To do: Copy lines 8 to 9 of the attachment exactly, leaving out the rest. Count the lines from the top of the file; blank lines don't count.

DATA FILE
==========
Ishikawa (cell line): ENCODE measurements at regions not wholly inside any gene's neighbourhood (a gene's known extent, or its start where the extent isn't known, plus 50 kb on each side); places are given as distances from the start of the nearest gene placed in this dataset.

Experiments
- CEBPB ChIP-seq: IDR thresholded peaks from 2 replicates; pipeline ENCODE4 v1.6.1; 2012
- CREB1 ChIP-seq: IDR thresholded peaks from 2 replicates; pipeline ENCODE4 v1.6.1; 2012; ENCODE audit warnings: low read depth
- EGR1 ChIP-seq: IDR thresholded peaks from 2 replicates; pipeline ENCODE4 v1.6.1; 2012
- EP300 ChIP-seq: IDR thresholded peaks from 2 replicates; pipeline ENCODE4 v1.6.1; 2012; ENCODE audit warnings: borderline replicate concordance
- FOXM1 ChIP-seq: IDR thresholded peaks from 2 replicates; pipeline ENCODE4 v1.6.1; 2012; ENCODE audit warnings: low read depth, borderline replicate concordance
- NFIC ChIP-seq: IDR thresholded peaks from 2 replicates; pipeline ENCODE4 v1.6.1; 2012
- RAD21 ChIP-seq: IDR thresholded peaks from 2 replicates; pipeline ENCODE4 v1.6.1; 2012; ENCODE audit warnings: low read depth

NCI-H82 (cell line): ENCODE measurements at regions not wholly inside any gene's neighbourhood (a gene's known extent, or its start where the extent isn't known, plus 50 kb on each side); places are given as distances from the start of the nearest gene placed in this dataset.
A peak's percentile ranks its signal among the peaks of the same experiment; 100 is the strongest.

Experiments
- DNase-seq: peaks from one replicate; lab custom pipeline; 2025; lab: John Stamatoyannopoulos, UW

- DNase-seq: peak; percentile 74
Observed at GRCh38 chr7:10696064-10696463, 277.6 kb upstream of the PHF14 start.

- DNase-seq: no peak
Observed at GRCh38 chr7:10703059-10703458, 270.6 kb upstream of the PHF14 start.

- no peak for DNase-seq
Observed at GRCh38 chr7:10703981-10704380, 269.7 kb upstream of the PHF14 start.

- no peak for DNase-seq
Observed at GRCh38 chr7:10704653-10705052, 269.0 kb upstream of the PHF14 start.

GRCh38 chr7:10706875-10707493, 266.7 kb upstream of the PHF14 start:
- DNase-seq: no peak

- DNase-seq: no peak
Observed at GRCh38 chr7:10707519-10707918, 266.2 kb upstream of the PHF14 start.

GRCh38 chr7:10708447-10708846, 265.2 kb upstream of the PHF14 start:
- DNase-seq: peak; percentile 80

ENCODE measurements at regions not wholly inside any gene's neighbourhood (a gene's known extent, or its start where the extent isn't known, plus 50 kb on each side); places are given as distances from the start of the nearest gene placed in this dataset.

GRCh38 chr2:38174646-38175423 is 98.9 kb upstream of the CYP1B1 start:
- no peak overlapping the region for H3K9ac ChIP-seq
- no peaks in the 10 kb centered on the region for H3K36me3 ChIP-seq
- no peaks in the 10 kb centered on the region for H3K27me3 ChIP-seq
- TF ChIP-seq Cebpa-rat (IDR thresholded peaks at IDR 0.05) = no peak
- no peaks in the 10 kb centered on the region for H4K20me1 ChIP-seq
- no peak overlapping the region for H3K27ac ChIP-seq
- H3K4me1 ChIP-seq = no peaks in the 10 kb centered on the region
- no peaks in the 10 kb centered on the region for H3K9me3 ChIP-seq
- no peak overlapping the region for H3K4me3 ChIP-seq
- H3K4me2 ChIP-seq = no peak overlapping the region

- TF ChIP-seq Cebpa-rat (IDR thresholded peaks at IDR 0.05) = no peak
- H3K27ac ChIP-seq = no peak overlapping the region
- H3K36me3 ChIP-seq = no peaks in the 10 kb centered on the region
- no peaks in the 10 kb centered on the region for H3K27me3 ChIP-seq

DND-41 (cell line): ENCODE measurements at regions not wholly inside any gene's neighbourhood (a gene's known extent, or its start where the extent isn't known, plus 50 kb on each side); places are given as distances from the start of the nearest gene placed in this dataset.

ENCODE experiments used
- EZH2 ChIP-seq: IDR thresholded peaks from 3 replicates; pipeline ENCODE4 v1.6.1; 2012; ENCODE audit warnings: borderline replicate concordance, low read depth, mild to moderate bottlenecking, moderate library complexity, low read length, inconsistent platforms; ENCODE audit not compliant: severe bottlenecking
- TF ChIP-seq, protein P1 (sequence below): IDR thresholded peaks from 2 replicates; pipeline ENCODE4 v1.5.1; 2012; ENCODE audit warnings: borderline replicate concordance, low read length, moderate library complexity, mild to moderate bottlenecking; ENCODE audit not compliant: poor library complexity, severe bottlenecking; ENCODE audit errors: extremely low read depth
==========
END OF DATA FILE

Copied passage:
- NFIC ChIP-seq: IDR thresholded peaks from 2 replicates; pipeline ENCODE4 v1.6.1; 2012
- RAD21 ChIP-seq: IDR thresholded peaks from 2 replicates; pipeline ENCODE4 v1.6.1; 2012; ENCODE audit warnings: low read depth